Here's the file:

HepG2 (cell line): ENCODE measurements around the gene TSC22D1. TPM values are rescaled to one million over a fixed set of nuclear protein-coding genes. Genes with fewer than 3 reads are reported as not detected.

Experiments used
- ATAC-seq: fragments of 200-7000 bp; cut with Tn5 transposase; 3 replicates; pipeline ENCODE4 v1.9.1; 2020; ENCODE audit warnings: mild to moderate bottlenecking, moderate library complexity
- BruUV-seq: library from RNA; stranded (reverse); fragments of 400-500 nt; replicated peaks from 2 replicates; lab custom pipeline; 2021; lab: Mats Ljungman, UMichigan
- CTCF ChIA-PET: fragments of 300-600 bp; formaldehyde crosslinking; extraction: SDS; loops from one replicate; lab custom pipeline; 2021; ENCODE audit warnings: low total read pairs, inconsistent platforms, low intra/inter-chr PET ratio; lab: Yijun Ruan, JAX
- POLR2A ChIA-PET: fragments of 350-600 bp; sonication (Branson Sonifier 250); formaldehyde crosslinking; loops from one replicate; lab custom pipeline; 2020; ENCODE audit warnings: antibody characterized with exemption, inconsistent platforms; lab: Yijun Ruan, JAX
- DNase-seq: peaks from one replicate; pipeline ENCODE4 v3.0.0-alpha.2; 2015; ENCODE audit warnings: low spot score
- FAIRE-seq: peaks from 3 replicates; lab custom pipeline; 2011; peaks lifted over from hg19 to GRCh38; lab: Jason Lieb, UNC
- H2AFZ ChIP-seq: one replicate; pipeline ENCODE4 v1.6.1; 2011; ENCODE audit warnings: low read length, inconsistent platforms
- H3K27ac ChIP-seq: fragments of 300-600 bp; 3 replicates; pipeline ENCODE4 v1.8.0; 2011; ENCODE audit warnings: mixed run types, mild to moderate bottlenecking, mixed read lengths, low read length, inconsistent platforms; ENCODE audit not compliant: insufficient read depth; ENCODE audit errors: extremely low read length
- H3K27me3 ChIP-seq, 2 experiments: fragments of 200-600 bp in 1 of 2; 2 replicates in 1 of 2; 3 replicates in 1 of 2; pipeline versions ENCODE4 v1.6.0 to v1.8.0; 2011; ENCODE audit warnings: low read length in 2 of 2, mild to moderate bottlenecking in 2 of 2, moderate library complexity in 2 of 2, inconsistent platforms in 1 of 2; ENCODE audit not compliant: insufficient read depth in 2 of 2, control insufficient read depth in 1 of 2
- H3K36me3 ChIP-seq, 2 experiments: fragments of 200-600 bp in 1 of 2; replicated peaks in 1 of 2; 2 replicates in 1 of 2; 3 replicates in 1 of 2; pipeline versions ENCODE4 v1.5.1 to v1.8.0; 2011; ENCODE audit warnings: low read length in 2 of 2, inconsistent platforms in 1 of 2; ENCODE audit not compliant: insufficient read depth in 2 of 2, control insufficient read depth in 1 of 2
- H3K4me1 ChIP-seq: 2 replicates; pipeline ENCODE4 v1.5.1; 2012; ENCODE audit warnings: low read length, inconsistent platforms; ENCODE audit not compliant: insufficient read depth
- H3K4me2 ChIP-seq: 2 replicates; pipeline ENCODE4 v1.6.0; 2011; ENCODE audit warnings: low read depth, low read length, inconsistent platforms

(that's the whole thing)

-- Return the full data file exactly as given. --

HepG2 (cell line): ENCODE measurements around the gene TSC22D1. TPM values are rescaled to one million over a fixed set of nuclear protein-coding genes. Genes with fewer than 3 reads are reported as not detected.

Experiments used
- ATAC-seq: fragments of 200-7000 bp; cut with Tn5 transposase; 3 replicates; pipeline ENCODE4 v1.9.1; 2020; ENCODE audit warnings: mild to moderate bottlenecking, moderate library complexity
- BruUV-seq: library from RNA; stranded (reverse); fragments of 400-500 nt; replicated peaks from 2 replicates; lab custom pipeline; 2021; lab: Mats Ljungman, UMichigan
- CTCF ChIA-PET: fragments of 300-600 bp; formaldehyde crosslinking; extraction: SDS; loops from one replicate; lab custom pipeline; 2021; ENCODE audit warnings: low total read pairs, inconsistent platforms, low intra/inter-chr PET ratio; lab: Yijun Ruan, JAX
- POLR2A ChIA-PET: fragments of 350-600 bp; sonication (Branson Sonifier 250); formaldehyde crosslinking; loops from one replicate; lab custom pipeline; 2020; ENCODE audit warnings: antibody characterized with exemption, inconsistent platforms; lab: Yijun Ruan, JAX
- DNase-seq: peaks from one replicate; pipeline ENCODE4 v3.0.0-alpha.2; 2015; ENCODE audit warnings: low spot score
- FAIRE-seq: peaks from 3 replicates; lab custom pipeline; 2011; peaks lifted over from hg19 to GRCh38; lab: Jason Lieb, UNC
- H2AFZ ChIP-seq: one replicate; pipeline ENCODE4 v1.6.1; 2011; ENCODE audit warnings: low read length, inconsistent platforms
- H3K27ac ChIP-seq: fragments of 300-600 bp; 3 replicates; pipeline ENCODE4 v1.8.0; 2011; ENCODE audit warnings: mixed run types, mild to moderate bottlenecking, mixed read lengths, low read length, inconsistent platforms; ENCODE audit not compliant: insufficient read depth; ENCODE audit errors: extremely low read length
- H3K27me3 ChIP-seq, 2 experiments: fragments of 200-600 bp in 1 of 2; 2 replicates in 1 of 2; 3 replicates in 1 of 2; pipeline versions ENCODE4 v1.6.0 to v1.8.0; 2011; ENCODE audit warnings: low read length in 2 of 2, mild to moderate bottlenecking in 2 of 2, moderate library complexity in 2 of 2, inconsistent platforms in 1 of 2; ENCODE audit not compliant: insufficient read depth in 2 of 2, control insufficient read depth in 1 of 2
- H3K36me3 ChIP-seq, 2 experiments: fragments of 200-600 bp in 1 of 2; replicated peaks in 1 of 2; 2 replicates in 1 of 2; 3 replicates in 1 of 2; pipeline versions ENCODE4 v1.5.1 to v1.8.0; 2011; ENCODE audit warnings: low read length in 2 of 2, inconsistent platforms in 1 of 2; ENCODE audit not compliant: insufficient read depth in 2 of 2, control insufficient read depth in 1 of 2
- H3K4me1 ChIP-seq: 2 replicates; pipeline ENCODE4 v1.5.1; 2012; ENCODE audit warnings: low read length, inconsistent platforms; ENCODE audit not compliant: insufficient read depth
- H3K4me2 ChIP-seq: 2 replicates; pipeline ENCODE4 v1.6.0; 2011; ENCODE audit warnings: low read depth, low read length, inconsistent platforms